Cleaning and storing clay flower pots

Clay (terracotta) flower pots can crack if left out in cold winter temperatures, so fall is the time to bid adieu to annual plants and clean the pots for winter storage. 

Step 1

Dump the contents of the flower pot. Toss the fading plant and the potting soil into the compost pile. Hose out the inside of the pot.

Step 2

Use a stiff brush to remove any deposits clinging to the pot or dirt that did not rinse off. Any type of stiff brush will do, like the kind you use for general purpose floor scrubbing or a dish scrub brush. You just need to be able to apply pressure on the brush as you scrub the flower pot.

Step 3

Use bleach to sterile the flower pot. Dress accordingly; splashed bleach will leave spots on clothing. Select a work area, like the driveway or bathtub.

Option 1: Choose a bucket or other container large enough to hold the flower pot. Fill the container two-thirds full of water. The temperature of the water does not matter. Pour in one-half cup bleach. Wearing rubber gloves to protect your hands, dip the scrubbed pot into the bleach-water solution. Immediately remove the pot from the water, rinse and then turn upside-down to drain, preferably on something that will elevate the pots off the ground, like rake and shovel handles laid parallel on the ground (the tool handles will appreciate the sterilizing aspect of the bleach too).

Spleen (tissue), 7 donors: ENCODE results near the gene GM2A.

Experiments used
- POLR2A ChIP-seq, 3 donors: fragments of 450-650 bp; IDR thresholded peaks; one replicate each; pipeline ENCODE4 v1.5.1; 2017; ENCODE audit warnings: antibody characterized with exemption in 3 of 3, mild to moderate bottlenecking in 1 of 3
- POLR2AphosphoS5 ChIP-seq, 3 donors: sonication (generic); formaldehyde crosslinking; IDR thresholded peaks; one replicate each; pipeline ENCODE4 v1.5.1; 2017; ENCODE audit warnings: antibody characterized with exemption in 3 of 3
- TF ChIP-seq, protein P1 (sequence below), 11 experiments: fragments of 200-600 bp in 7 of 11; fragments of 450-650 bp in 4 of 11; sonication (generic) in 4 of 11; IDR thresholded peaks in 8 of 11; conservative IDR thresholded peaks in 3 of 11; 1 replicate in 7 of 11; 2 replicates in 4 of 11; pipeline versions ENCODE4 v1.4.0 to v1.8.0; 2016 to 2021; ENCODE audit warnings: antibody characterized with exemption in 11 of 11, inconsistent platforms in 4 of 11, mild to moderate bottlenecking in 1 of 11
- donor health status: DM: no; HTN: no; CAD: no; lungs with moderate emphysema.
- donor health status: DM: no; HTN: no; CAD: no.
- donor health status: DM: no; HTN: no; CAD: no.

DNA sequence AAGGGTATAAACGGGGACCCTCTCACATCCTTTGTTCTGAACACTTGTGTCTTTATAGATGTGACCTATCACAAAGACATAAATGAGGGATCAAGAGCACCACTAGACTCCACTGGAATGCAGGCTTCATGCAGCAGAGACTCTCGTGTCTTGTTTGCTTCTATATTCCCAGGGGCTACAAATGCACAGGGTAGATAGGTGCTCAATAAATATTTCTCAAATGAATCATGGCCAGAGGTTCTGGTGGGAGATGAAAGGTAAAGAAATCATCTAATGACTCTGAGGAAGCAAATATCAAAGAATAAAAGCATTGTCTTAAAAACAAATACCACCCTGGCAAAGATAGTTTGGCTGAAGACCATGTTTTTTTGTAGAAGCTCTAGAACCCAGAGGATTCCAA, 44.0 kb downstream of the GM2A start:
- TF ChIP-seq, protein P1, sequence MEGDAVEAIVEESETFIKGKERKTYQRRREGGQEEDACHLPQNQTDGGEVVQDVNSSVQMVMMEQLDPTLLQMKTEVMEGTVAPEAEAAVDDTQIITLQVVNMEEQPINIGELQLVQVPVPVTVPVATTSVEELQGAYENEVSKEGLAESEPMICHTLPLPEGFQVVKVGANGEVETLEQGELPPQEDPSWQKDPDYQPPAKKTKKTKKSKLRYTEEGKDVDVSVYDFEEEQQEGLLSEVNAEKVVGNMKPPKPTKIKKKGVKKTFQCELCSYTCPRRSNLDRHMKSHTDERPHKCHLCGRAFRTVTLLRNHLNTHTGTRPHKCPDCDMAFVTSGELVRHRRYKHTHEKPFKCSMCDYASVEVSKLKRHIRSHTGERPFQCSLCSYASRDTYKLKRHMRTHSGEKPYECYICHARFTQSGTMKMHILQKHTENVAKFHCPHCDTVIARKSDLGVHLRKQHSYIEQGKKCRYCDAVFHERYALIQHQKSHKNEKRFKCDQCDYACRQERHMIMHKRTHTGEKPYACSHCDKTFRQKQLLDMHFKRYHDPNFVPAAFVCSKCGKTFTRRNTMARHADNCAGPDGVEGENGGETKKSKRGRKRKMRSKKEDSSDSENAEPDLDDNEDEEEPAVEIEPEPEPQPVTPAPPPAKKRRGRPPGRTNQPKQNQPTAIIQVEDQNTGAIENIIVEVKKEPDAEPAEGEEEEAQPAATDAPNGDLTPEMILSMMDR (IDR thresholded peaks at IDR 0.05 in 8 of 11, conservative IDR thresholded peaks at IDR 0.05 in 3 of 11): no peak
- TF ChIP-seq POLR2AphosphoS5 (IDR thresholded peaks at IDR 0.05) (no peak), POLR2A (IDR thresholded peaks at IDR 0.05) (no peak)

Option 2: Alternatively, you can mix one part bleach to 10 parts water in a plastic spray bottle and spray the flower pots, or you can dip the brush in the bleach bucket solution to go over the clay pot.

Step 4

Store the dry clay pots indoors, like in the basement or garage, to avoid freezing temperatures that might crack the pots. If you have many clay flower pots and need to stack them for space conservation, then put something between each pot to keep them separated. Folded cardboard, rolled-up newspaper or Styrofoam peanuts will work well. The objective is to stack the flower pots in a fashion where you can easily get them apart and where they don’t chip from pots hitting together as they are stacked. Stack the pots upside-down.

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Picture courtesy of Acradenia/flickr.com
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